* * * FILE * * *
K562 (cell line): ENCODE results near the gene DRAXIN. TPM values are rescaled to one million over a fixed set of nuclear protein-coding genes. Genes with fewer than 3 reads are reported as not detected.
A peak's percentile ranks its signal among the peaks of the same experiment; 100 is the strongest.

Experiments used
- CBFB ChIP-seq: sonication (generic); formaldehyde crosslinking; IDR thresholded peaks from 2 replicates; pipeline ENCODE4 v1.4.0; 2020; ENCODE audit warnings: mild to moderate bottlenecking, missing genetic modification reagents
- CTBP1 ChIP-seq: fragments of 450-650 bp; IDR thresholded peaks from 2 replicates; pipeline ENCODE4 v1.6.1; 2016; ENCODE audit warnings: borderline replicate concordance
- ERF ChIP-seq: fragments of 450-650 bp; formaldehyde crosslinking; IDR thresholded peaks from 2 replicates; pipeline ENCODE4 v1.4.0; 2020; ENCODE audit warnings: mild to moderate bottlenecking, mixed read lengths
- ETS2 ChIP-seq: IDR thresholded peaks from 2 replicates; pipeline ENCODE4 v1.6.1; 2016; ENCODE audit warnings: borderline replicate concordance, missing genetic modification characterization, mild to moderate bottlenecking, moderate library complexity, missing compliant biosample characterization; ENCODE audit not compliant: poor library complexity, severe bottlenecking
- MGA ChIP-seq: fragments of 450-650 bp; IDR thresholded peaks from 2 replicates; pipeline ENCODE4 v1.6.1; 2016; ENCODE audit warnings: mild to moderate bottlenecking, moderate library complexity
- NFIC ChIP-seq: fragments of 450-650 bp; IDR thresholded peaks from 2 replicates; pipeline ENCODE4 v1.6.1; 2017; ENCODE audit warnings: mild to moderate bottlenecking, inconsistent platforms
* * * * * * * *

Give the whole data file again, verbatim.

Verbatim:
K562 (cell line): ENCODE results near the gene DRAXIN. TPM values are rescaled to one million over a fixed set of nuclear protein-coding genes. Genes with fewer than 3 reads are reported as not detected.
A peak's percentile ranks its signal among the peaks of the same experiment; 100 is the strongest.

Experiments used
- CBFB ChIP-seq: sonication (generic); formaldehyde crosslinking; IDR thresholded peaks from 2 replicates; pipeline ENCODE4 v1.4.0; 2020; ENCODE audit warnings: mild to moderate bottlenecking, missing genetic modification reagents
- CTBP1 ChIP-seq: fragments of 450-650 bp; IDR thresholded peaks from 2 replicates; pipeline ENCODE4 v1.6.1; 2016; ENCODE audit warnings: borderline replicate concordance
- ERF ChIP-seq: fragments of 450-650 bp; formaldehyde crosslinking; IDR thresholded peaks from 2 replicates; pipeline ENCODE4 v1.4.0; 2020; ENCODE audit warnings: mild to moderate bottlenecking, mixed read lengths
- ETS2 ChIP-seq: IDR thresholded peaks from 2 replicates; pipeline ENCODE4 v1.6.1; 2016; ENCODE audit warnings: borderline replicate concordance, missing genetic modification characterization, mild to moderate bottlenecking, moderate library complexity, missing compliant biosample characterization; ENCODE audit not compliant: poor library complexity, severe bottlenecking
- MGA ChIP-seq: fragments of 450-650 bp; IDR thresholded peaks from 2 replicates; pipeline ENCODE4 v1.6.1; 2016; ENCODE audit warnings: mild to moderate bottlenecking, moderate library complexity
- NFIC ChIP-seq: fragments of 450-650 bp; IDR thresholded peaks from 2 replicates; pipeline ENCODE4 v1.6.1; 2017; ENCODE audit warnings: mild to moderate bottlenecking, inconsistent platforms